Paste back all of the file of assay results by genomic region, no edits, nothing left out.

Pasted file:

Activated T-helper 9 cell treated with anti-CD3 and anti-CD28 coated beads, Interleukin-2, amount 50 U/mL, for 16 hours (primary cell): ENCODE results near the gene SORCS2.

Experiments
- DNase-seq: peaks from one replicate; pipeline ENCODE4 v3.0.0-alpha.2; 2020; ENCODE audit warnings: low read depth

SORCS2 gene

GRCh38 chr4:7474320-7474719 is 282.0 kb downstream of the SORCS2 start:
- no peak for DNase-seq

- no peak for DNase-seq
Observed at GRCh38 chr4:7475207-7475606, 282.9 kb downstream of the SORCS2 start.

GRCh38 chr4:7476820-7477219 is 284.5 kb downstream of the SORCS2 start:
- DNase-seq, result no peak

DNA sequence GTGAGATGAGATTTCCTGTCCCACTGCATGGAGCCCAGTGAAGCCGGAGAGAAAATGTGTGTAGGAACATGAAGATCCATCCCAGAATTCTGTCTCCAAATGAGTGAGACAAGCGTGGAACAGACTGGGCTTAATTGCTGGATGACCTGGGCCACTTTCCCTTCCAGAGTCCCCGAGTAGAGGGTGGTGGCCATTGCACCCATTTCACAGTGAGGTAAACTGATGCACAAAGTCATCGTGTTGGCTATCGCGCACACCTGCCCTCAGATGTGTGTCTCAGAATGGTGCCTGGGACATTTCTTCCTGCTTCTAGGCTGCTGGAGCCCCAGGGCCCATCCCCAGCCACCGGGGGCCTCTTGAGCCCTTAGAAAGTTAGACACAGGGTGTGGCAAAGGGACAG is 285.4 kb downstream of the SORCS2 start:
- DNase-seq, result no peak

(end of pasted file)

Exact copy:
Activated T-helper 9 cell treated with anti-CD3 and anti-CD28 coated beads, Interleukin-2, amount 50 U/mL, for 16 hours (primary cell): ENCODE results near the gene SORCS2.

Experiments
- DNase-seq: peaks from one replicate; pipeline ENCODE4 v3.0.0-alpha.2; 2020; ENCODE audit warnings: low read depth

SORCS2 gene

GRCh38 chr4:7474320-7474719 is 282.0 kb downstream of the SORCS2 start:
- no peak for DNase-seq

- no peak for DNase-seq
Observed at GRCh38 chr4:7475207-7475606, 282.9 kb downstream of the SORCS2 start.

GRCh38 chr4:7476820-7477219 is 284.5 kb downstream of the SORCS2 start:
- DNase-seq, result no peak

DNA sequence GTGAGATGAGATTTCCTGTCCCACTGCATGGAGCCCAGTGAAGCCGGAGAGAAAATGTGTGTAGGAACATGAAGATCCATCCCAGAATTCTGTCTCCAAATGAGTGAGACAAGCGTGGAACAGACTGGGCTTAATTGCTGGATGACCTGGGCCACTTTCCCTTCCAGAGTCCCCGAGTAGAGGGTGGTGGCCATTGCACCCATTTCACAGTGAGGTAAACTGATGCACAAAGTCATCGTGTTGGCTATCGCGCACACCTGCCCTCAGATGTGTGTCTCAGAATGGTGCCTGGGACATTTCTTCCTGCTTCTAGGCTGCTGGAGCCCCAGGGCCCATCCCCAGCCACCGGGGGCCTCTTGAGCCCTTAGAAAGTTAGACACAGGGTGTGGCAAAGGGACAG is 285.4 kb downstream of the SORCS2 start:
- DNase-seq, result no peak